• Gnaphalium traversii Hook. f.; grassy places.

  • Abrotanella caespitosa Petrie ex T. Kirk; boggy ground.

  • Traversia baccharoides Hook. f.; forest margin.

Head of Maruia River.

We examined the alpine valley above the Nothofagus forest at the head of the Maruia River on two successive days which were calm and sunny. At an elevation of about 4,500 feet the floor of the valley, which faces south-west, flattens out above a steep, scrub-covered slope. This upper portion of the valley is divided transversely into three benches or basins by two high terrace-like formations composed of solid rock. A few small tarns are dotted about in the middle basin between these two rock formations. The higher basin shows clear evidence of former glaciation. It contains a deep, pear-shaped lake which I estimated to be approximately 400 yards long and about 150 yards across at its widest part. This lake is not shown on any available map. Large slabs of floating snow covered three-quarters of its surface, and snow slopes all around projected into the water. At the narrow and shallower end of the lake, near to its outlet, the snow slope on the eastern side descends directly from solid rock walls. Here the river flows from the lake through a deep cleft in the lip of the basin. The outlet was covered by a snow bridge. At the head of the lake is a cirque of shingle slips, which were largely snow-covered.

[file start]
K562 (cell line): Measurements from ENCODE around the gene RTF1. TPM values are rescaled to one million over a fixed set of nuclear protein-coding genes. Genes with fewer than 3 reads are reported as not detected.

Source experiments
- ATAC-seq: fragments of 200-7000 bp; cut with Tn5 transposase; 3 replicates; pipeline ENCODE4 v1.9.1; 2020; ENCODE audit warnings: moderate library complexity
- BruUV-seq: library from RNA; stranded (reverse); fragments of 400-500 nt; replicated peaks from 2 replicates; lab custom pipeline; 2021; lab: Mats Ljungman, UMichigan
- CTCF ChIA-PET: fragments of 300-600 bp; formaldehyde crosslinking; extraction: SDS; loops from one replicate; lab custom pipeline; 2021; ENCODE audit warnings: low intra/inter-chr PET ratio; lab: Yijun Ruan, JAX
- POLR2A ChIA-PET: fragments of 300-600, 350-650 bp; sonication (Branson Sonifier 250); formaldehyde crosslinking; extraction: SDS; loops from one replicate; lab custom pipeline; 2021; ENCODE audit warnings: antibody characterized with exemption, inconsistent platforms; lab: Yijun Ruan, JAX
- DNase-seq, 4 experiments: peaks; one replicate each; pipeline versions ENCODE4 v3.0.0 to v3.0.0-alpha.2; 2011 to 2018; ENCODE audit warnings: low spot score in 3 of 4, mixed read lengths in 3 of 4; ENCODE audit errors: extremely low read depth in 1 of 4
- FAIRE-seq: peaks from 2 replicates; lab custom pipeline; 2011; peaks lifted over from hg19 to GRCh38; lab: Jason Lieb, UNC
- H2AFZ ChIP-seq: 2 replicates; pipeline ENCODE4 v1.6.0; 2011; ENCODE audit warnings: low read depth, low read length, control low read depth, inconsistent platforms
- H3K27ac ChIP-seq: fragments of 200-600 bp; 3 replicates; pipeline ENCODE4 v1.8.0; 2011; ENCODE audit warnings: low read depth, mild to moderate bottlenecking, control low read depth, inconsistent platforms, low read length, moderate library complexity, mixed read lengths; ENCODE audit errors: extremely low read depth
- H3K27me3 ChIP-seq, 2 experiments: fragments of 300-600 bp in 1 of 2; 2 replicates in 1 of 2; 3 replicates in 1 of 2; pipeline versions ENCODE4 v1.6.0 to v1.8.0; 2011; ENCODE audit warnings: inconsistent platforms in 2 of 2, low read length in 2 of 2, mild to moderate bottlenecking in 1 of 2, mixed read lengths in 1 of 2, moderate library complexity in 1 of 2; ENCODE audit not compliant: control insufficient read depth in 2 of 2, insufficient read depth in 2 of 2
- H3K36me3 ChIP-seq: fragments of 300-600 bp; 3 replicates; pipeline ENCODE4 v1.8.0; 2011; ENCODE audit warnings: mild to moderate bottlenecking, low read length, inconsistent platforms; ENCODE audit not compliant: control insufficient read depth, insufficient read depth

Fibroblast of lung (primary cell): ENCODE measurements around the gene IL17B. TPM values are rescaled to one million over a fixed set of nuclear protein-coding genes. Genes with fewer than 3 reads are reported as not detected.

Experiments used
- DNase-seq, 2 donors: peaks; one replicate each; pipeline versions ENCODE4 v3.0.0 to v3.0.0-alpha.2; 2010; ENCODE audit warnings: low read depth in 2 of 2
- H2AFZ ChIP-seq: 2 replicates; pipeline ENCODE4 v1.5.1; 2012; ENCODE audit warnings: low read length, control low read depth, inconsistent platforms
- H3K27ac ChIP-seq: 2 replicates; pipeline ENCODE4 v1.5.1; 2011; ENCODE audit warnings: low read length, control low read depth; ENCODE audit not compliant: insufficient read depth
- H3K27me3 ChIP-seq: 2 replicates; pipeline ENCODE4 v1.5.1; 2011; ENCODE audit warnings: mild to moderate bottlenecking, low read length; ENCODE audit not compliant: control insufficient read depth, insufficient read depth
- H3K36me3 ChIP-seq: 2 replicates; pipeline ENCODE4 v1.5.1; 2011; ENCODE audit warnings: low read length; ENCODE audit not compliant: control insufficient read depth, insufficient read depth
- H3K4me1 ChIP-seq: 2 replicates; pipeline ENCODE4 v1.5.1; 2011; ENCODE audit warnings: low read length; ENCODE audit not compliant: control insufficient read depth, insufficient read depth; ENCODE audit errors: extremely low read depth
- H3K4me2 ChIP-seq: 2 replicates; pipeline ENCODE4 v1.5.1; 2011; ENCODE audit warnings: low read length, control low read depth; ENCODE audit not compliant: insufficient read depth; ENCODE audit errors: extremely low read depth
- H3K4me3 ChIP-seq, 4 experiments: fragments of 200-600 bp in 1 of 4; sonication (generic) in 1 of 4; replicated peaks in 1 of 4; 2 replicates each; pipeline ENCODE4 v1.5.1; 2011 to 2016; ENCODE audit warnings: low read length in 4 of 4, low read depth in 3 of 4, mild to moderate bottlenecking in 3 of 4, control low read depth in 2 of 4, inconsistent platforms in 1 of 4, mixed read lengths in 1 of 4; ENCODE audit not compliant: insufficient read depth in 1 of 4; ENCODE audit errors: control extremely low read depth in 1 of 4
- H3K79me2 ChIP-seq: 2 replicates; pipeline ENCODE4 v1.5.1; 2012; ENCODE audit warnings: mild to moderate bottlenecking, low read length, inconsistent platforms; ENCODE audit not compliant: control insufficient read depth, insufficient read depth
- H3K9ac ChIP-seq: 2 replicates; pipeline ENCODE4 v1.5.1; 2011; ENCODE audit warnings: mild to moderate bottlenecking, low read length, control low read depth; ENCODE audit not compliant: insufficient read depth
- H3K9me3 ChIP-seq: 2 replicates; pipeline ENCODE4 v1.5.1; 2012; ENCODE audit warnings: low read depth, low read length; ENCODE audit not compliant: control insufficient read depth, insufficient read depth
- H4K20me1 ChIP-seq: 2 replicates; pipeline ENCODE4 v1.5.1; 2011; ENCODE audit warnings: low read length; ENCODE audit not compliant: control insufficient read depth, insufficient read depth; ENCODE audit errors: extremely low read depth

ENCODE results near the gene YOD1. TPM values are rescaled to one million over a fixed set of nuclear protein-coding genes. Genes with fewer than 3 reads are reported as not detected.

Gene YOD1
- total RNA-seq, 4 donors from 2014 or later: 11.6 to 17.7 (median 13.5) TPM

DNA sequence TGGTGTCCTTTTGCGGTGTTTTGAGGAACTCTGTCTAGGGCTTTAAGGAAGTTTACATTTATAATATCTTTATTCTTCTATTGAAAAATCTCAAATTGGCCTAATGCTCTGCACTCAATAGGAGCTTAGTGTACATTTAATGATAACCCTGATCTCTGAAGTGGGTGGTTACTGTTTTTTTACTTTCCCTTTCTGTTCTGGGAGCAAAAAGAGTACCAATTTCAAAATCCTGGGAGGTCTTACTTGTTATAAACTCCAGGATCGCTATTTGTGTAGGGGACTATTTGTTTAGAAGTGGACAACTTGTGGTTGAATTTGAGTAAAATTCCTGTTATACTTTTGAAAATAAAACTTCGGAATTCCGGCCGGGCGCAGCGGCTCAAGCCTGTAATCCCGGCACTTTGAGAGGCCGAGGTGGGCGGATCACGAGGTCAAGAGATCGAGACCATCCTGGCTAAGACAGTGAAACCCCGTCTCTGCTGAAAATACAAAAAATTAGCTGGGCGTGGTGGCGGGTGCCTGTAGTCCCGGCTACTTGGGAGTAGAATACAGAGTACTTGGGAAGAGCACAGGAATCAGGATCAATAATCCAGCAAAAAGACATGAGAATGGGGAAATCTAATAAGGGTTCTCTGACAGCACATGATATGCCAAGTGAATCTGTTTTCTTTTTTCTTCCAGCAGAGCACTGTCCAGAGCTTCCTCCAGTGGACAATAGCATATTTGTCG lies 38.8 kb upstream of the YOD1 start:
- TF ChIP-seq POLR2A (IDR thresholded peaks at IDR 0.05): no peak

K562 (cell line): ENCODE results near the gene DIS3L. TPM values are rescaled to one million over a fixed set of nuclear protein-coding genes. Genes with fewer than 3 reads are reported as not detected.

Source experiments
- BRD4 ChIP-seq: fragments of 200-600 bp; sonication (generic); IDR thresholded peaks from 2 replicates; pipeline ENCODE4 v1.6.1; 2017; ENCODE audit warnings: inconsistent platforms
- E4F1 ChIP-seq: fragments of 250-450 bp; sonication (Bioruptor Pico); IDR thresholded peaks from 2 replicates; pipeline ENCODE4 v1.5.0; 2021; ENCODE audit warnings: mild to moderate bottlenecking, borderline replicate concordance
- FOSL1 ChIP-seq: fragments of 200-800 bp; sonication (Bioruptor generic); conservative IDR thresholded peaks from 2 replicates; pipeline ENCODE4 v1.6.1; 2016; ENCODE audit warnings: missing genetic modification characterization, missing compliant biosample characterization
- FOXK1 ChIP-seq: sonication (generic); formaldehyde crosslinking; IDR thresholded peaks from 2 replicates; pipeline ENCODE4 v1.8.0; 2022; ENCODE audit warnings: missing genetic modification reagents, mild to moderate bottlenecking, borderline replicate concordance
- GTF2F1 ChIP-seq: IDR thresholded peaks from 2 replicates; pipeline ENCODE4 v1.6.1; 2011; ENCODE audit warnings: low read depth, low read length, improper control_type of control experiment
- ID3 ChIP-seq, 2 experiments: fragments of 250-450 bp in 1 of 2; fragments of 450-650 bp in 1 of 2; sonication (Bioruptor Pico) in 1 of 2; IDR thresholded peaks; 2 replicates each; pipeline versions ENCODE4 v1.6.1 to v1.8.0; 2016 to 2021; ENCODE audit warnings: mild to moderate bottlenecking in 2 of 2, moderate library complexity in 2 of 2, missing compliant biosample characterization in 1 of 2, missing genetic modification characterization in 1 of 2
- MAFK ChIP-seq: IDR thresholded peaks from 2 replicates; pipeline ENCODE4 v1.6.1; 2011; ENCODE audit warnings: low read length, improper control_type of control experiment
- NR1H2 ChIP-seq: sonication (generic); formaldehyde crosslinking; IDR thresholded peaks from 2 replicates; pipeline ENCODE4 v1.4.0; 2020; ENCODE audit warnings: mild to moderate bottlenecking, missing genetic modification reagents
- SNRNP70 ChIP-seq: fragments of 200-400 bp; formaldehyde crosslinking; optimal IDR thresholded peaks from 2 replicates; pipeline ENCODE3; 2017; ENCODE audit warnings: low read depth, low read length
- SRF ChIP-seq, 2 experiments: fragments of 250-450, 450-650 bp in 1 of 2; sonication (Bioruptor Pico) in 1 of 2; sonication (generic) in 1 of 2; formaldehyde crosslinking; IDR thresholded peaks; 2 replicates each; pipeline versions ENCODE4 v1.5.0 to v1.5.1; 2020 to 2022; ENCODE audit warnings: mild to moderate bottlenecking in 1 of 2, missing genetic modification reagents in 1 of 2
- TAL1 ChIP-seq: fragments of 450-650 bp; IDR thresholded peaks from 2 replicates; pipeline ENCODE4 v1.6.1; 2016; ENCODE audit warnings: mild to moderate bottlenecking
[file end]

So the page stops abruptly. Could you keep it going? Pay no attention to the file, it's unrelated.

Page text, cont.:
Our survey included the slopes and the entire length of the rocky crest of the mountain spur flanking the eastern side of the river and also the lower alpine portion of the spur on the western side. The highest altitude reached was 6,775 feet.

The rock-strewn floors of the lower and middle basins support a continuous plant covering—a herbfield association consisting of the majority of the species listed below. On the adjoining lower slopes Danthonia flavescens is the dominant species. A search among this tussock grass on the western side of the valley revealed a considerable number of plants of Anemone tenuicaulis. Higher up, on the eastern side, Danthonia australis and Celmisia discolor in association cover an extensive area; there appears to be intense competition between these two species, for seldom does their foliage intermix and each plant seems to jealously preserve for itself the patch of ground it has succeeded in occupying.